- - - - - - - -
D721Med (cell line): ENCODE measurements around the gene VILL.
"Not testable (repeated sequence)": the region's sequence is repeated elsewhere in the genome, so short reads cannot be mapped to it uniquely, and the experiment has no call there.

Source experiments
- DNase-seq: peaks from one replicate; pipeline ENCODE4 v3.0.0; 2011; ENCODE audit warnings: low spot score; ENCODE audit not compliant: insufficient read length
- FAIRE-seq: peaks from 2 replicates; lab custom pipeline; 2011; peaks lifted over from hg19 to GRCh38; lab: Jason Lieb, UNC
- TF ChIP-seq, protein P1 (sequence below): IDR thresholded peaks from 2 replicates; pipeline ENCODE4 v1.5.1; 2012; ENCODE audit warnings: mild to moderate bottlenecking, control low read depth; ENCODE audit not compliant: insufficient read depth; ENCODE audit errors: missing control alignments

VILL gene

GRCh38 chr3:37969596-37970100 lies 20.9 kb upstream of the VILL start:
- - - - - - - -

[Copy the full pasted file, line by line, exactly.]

D721Med (cell line): ENCODE measurements around the gene VILL.
"Not testable (repeated sequence)": the region's sequence is repeated elsewhere in the genome, so short reads cannot be mapped to it uniquely, and the experiment has no call there.

Source experiments
- DNase-seq: peaks from one replicate; pipeline ENCODE4 v3.0.0; 2011; ENCODE audit warnings: low spot score; ENCODE audit not compliant: insufficient read length
- FAIRE-seq: peaks from 2 replicates; lab custom pipeline; 2011; peaks lifted over from hg19 to GRCh38; lab: Jason Lieb, UNC
- TF ChIP-seq, protein P1 (sequence below): IDR thresholded peaks from 2 replicates; pipeline ENCODE4 v1.5.1; 2012; ENCODE audit warnings: mild to moderate bottlenecking, control low read depth; ENCODE audit not compliant: insufficient read depth; ENCODE audit errors: missing control alignments

VILL gene

GRCh38 chr3:37969596-37970100 lies 20.9 kb upstream of the VILL start: